The Beggar Maid: Stories of Flo and Rose

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Knopf Doubleday Publishing Group, Dec 21, 2011 - Fiction - 224 pages
13 Reviews
WINNER OF THE NOBEL PRIZE® IN LITERATURE 2013

In this series of interweaving stories, Munro recreates the evolving bond between two women in the course of almost forty years. One is Flo, practical, suspicious of other people's airs, at times dismayingly vulgar. the other is Rose, Flo's stepdaughter, a clumsy, shy girl who somehow leaves the small town she grew up in to achieve her own equivocal success in the larger world.
 

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LibraryThing Review

User Review  - papercat - LibraryThing

The Beggar Maid is a series of short stories, originally published separately but all following the life of one central character, Rose. Rose comes from a poor background and the book begins with her ... Read full review

LibraryThing Review

User Review  - sidiki - LibraryThing

Alice Munro never disappoints. There are times when I am amazed at how beautifully and with such ease she records such subtle mannerisms, traits and behavior of people in certain situations. Her manner of writing and choice of words is remarkable. Read full review

Contents

Royal Beatings
Privilege
Half a Grapefruit
Wild Swans
The Beggar Maid
Mischief
Providence
Simons Luck
Who Do You Think You Are?
Copyright

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About the author (2011)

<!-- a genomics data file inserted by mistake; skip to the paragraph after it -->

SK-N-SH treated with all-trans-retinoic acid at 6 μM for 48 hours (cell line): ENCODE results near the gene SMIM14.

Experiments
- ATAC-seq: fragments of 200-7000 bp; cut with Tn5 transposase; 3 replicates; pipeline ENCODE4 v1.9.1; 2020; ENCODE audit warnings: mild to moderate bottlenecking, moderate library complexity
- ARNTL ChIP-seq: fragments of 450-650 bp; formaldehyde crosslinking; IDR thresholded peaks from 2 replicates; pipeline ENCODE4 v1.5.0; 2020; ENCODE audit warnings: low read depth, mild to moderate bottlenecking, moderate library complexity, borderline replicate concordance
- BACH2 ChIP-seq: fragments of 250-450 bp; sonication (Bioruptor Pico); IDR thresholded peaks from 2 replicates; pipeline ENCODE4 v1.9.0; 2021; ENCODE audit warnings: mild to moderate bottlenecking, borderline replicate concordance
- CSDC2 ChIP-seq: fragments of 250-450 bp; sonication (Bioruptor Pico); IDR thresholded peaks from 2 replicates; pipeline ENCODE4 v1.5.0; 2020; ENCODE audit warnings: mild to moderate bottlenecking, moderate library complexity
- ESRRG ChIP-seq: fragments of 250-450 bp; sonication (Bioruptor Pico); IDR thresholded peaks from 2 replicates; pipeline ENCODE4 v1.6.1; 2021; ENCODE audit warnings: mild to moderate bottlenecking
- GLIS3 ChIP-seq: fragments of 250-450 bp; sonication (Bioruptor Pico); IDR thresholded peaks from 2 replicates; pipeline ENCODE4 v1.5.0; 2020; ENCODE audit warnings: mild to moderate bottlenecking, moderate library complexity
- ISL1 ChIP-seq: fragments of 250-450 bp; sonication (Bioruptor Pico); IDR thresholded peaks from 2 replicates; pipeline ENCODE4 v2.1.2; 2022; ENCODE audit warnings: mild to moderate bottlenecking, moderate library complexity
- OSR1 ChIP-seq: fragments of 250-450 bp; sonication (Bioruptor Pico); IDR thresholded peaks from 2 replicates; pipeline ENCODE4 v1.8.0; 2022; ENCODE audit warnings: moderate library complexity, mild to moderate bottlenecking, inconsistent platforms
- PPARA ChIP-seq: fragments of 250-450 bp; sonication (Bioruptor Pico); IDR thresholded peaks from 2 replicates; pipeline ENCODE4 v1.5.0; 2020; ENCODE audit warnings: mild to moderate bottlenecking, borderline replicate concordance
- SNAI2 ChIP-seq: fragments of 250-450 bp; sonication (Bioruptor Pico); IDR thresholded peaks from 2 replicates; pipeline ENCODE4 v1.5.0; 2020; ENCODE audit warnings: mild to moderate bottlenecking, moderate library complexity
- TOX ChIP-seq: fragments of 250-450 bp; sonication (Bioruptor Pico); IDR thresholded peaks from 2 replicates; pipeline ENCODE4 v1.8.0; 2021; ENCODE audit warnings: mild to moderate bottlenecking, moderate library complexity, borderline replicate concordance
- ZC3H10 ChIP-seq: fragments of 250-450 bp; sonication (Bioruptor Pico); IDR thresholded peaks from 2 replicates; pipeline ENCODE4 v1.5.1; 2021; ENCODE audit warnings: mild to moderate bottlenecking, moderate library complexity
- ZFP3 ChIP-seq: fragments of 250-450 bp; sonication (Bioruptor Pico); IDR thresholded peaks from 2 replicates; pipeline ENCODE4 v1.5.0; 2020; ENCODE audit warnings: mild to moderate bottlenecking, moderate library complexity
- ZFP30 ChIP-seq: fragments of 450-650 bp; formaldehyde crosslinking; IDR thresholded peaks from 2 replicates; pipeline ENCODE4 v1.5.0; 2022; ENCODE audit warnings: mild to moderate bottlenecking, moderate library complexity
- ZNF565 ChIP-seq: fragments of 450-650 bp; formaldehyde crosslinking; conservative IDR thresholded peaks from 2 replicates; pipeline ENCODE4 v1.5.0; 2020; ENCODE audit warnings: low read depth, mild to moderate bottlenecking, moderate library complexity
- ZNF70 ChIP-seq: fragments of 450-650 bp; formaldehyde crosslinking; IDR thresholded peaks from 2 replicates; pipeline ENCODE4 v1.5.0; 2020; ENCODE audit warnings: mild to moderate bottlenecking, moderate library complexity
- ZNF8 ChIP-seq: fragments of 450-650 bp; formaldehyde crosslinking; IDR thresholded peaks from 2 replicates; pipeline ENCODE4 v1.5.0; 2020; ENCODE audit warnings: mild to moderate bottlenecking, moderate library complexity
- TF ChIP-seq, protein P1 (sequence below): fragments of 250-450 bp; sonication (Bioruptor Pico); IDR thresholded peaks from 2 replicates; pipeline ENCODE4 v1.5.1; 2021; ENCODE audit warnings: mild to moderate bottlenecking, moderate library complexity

Alice Munro grew up in Wingham, Ontario, and attended the University of Western Ontario. She has published thirteen collections of stories as well as a novel, Lives of Girls and Women, and two volumes of Selected Stories. During her distinguished career she has been the recipient of many awards and prizes, including three of Canada’s Governor General’s Literary Awards and two of its Giller Prizes, the Rea Award for the Short Story, the Lannan Literary Award, England’s W. H. Smith Book Award, the National Book Critics Circle Award, and the Man Booker International Prize. In 2013 she was awarded the Nobel Prize for Literature. Her stories have appeared in The New Yorker, The Atlantic Monthly, The Paris Review, Granta, and other publications, and her collections have been translated into thirteen languages. She lives in Clinton, Ontario, near Lake Huron. 

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